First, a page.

NASA leaders, retired launch directors, families of fallen astronauts and space fans have marked the 35th anniversary of the Challenger disaster, vowing never to forget the seven who died during lift-off.
The pandemic kept this year’s remembrance more muted than usual.
Barely 100 people – all masked and seated or standing far apart – gathered on Thursday in front of Kennedy Space Center’s Space Mirror Memorial.
The late-morning ceremony was held almost exactly the same time as the accident shortly after lift-off on January 28, 1986.
The widow of Challenger commander Dick Scobee quietly observed the anniversary from her home in Chattanooga, Tennessee.
In a recent interview, June Scobee Rodgers said the presence of teacher Christa McAuliffe on the flight added to the crew’s lasting legacy.
Scobee Rodgers, herself a longtime educator, said her husband was assigned the teacher-in-space flight because of her own career.
NASA figured “he would have compassion for a teacher,” she told The Associated Press.
A social studies teacher in Concord, New Hampshire, McAuliffe was going to perform experiments and offer lessons from space.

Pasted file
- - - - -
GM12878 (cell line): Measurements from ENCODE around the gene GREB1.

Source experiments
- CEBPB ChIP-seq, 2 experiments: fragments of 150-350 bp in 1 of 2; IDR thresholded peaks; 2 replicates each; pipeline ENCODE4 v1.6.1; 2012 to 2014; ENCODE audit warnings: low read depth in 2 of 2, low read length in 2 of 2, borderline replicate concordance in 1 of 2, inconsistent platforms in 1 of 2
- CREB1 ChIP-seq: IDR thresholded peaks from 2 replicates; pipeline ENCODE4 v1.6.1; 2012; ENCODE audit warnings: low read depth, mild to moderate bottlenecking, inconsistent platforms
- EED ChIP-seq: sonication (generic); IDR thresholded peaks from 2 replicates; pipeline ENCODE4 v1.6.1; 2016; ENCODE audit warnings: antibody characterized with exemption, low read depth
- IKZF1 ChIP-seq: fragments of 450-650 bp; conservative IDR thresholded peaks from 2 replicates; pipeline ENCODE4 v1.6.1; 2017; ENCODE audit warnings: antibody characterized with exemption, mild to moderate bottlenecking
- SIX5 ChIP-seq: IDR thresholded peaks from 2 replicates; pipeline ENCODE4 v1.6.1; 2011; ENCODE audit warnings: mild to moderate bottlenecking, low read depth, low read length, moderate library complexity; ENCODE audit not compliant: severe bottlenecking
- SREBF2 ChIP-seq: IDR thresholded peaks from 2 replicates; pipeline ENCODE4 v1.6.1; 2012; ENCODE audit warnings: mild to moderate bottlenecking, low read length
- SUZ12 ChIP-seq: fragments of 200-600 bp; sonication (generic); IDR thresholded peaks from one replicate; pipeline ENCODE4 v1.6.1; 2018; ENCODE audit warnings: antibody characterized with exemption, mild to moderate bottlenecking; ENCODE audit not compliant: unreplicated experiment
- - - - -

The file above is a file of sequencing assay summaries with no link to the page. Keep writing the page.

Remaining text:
Flags flew half-staff at NASA centres around the country, with small ceremonies also held at Johnson Space Center in Houston and Arlington National Cemetery in Virginia.
This year’s observance focused on the Challenger crew – McAuliffe, Scobee, Michael Smith, Judith Resnik, Ellison Onizuka, Ronald McNair and Gregory Jarvis. But it also paid tribute to the 18 others whose names are carved into the massive granite mirror at Kennedy’s visitor complex.
Seven were killed during re-entry aboard shuttle Columbia on February 1, 2003. Three died in the Apollo 1 fire on the launch pad on January 27, 1967. Another was killed in a Virgin Galactic test flight in 2014. Plane crashes claimed the rest.
Poor management and a stifling culture contributed to both shuttle accidents. Challenger was brought down by eroded O-ring seals in the right solid rocket booster, Columbia by a chunk of foam insulation that broke off the fuel tank at lift-off and pierced the left wing.
Retired launch director Mike Leinbach – who was at Kennedy for both shuttle tragedies – said his one wish is for no more names to be added to the memorial.
“It’s already too full.”